Mark Reed continues with his research at the giant copper deposit at Butte, Montana. Together with Ph.D. student Brian Rusk, Mark is getting into fluid inclusion microthermometry using an new microscope-mounted heating/freezing stage that he is just now setting up. Mark is also co-organizing, with Kathy Cashman, a special session for the G.S.A. meeting in Reno later this month.
Greg Retallack got some good news this past year when the National Science Foundation informed him that a proposal he had submitted to study the paleosols of central Oregon had been funded. After several years of research in areas as far flung as east Africa and Antarctica, we’re sure Greg’s family is happy to have him working a little closer to home!
Jack Rice surprised us all this summer when he signed on to begin the early retirement program in three year’s time, at an enviably young age. Jack will continue his 3/4 time appointment in the Provost’s Office until then. This year, he is teaching our new Earth Materials class for the first time. As I mentioned at the start of this e-newsletter, Josh Roering is taking his first year on our faculty as leave without pay so he may take advantage of a postdoctoral research opportunity at the University of Canterbury in Christchurch, New Zealand. Josh has as one of his goals identifying new research opportunities that he and his students can pursue once he takes up residence in the department.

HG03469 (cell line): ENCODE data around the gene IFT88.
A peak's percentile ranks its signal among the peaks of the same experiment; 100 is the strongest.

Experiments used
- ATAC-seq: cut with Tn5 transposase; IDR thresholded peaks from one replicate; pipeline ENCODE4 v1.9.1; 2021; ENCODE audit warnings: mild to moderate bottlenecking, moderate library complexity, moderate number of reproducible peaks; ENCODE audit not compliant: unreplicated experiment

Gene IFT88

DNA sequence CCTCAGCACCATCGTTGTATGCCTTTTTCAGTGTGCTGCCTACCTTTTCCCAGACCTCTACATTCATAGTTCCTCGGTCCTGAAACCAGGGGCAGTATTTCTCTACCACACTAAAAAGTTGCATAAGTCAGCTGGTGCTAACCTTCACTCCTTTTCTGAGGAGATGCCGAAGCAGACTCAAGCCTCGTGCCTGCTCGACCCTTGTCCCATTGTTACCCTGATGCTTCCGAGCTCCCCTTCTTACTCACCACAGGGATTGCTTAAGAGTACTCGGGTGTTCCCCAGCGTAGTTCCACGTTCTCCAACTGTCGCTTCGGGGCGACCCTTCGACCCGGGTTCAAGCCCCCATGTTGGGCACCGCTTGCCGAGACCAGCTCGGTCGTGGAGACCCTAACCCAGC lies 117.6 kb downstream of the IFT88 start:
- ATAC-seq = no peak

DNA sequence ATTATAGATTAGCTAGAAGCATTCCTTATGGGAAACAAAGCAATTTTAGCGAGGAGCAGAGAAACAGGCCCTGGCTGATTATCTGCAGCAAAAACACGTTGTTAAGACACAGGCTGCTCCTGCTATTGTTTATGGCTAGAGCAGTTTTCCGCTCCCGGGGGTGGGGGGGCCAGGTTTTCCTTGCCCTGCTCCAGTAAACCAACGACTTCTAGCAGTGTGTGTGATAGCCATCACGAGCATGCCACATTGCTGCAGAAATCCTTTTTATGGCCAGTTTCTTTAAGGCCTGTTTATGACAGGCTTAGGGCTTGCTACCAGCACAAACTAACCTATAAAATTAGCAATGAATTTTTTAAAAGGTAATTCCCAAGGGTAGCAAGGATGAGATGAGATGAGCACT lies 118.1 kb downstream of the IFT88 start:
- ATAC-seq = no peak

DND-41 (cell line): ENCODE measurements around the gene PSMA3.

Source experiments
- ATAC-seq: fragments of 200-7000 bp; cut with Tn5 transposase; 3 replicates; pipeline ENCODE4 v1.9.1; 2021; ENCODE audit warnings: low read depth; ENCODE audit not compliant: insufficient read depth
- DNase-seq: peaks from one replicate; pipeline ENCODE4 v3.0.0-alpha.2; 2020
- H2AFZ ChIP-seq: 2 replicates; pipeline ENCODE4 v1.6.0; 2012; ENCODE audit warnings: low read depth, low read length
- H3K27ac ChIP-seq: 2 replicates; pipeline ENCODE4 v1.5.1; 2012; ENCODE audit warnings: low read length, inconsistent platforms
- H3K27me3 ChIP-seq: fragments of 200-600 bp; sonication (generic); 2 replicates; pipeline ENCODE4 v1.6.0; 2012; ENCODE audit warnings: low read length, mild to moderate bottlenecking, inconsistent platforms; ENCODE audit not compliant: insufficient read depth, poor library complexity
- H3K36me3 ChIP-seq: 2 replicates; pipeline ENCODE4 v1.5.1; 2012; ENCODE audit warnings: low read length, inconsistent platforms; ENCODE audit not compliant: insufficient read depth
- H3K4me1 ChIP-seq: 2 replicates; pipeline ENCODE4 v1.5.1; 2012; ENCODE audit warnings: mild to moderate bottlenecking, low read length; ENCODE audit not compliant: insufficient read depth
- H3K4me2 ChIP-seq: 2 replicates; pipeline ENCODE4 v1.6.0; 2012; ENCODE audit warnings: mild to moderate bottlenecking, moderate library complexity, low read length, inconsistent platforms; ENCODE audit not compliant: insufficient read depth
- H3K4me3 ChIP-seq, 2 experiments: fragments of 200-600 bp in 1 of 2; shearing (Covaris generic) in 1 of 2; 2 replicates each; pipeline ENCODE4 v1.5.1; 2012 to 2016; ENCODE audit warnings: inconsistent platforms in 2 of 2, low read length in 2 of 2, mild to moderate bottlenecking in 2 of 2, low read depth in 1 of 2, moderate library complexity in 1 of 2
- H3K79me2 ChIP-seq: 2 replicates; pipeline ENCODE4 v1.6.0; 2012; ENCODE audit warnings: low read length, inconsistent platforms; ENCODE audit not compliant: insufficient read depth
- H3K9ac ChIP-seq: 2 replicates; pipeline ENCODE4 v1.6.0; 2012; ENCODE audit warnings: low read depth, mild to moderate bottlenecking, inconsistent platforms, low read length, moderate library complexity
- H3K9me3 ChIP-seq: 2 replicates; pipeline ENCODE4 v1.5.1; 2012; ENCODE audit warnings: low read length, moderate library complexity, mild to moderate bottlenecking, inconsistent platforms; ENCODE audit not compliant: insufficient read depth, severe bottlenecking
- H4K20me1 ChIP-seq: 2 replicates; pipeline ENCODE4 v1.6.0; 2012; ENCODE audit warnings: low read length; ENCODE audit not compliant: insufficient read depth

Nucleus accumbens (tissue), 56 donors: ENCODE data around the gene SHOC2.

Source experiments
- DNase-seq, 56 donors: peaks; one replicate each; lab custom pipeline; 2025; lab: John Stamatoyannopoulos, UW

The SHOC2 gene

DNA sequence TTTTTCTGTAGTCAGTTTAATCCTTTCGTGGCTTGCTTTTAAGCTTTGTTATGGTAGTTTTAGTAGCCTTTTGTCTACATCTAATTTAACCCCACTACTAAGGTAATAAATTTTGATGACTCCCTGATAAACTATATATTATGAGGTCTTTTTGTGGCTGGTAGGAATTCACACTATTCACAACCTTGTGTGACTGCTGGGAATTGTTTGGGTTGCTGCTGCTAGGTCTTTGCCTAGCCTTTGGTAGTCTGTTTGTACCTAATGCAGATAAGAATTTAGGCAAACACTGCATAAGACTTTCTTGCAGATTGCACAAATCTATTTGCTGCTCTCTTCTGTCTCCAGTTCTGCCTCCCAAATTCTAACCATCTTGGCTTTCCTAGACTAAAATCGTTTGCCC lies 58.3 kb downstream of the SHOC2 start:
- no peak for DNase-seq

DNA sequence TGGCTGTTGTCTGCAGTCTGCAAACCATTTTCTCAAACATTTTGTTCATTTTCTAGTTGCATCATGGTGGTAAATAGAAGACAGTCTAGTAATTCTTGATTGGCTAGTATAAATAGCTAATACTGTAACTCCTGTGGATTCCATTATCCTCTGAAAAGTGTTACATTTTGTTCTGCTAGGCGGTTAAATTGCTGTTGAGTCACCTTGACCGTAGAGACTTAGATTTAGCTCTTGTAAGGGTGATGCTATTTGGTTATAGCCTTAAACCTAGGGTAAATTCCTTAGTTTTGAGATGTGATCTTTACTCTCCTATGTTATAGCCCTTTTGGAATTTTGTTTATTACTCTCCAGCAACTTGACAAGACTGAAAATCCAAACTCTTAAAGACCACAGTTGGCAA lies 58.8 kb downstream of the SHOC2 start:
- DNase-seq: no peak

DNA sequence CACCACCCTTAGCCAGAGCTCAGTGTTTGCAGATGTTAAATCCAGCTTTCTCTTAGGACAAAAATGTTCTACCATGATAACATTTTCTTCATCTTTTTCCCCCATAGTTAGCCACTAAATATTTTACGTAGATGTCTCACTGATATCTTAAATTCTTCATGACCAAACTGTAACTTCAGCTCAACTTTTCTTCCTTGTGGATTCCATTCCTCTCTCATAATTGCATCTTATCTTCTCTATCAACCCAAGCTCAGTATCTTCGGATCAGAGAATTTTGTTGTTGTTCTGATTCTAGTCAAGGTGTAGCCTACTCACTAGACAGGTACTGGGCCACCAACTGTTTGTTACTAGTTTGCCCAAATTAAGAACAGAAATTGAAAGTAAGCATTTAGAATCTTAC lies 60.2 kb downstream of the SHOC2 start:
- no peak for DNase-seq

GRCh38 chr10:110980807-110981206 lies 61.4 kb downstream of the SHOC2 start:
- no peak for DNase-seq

Norman Savage is also planning to begin his one third time appointment before much longer. However, judging from the fact that a new graduate student was just admitted who wishes to work with Norm, it does not look like he is planning to cut back on his research. Norm continues to serve as our head advisor.
Doug Toomey’s big news is that he and his wife Dr. Emilie Hooft had a baby over the summer. Their new daughter, Ebba, did not wait long to begin travelling with her parents. As I write, Ebba is helping Doug and Emilie service the portable seismometers that Doug and others deployed last year on the Galapagos Islands as part of project IGUANA, whose aim is to image the Galapagos hotspot plume.